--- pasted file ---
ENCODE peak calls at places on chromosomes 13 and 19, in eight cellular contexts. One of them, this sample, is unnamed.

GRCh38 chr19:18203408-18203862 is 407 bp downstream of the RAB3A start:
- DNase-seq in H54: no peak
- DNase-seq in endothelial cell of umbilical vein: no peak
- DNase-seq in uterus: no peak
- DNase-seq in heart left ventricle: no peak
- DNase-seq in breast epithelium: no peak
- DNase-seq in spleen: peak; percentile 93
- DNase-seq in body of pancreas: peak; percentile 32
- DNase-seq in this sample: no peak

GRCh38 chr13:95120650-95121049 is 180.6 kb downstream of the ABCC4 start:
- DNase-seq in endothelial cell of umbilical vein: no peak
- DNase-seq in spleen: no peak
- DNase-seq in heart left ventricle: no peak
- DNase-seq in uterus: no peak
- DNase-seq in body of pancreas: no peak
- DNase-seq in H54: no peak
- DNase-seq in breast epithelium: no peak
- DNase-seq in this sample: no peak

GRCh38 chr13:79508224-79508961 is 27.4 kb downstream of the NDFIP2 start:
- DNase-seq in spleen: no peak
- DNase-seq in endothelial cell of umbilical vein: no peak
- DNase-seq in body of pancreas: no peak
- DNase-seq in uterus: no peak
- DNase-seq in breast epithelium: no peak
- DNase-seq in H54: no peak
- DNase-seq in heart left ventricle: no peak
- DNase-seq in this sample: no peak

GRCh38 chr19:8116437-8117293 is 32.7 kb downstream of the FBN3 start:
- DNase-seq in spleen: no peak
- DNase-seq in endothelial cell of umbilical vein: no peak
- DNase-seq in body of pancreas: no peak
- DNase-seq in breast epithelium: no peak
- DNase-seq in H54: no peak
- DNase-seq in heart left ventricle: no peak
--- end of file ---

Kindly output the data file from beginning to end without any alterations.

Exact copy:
ENCODE peak calls at places on chromosomes 13 and 19, in eight cellular contexts. One of them, this sample, is unnamed.

GRCh38 chr19:18203408-18203862 is 407 bp downstream of the RAB3A start:
- DNase-seq in H54: no peak
- DNase-seq in endothelial cell of umbilical vein: no peak
- DNase-seq in uterus: no peak
- DNase-seq in heart left ventricle: no peak
- DNase-seq in breast epithelium: no peak
- DNase-seq in spleen: peak; percentile 93
- DNase-seq in body of pancreas: peak; percentile 32
- DNase-seq in this sample: no peak

GRCh38 chr13:95120650-95121049 is 180.6 kb downstream of the ABCC4 start:
- DNase-seq in endothelial cell of umbilical vein: no peak
- DNase-seq in spleen: no peak
- DNase-seq in heart left ventricle: no peak
- DNase-seq in uterus: no peak
- DNase-seq in body of pancreas: no peak
- DNase-seq in H54: no peak
- DNase-seq in breast epithelium: no peak
- DNase-seq in this sample: no peak

GRCh38 chr13:79508224-79508961 is 27.4 kb downstream of the NDFIP2 start:
- DNase-seq in spleen: no peak
- DNase-seq in endothelial cell of umbilical vein: no peak
- DNase-seq in body of pancreas: no peak
- DNase-seq in uterus: no peak
- DNase-seq in breast epithelium: no peak
- DNase-seq in H54: no peak
- DNase-seq in heart left ventricle: no peak
- DNase-seq in this sample: no peak

GRCh38 chr19:8116437-8117293 is 32.7 kb downstream of the FBN3 start:
- DNase-seq in spleen: no peak
- DNase-seq in endothelial cell of umbilical vein: no peak
- DNase-seq in body of pancreas: no peak
- DNase-seq in breast epithelium: no peak
- DNase-seq in H54: no peak
- DNase-seq in heart left ventricle: no peak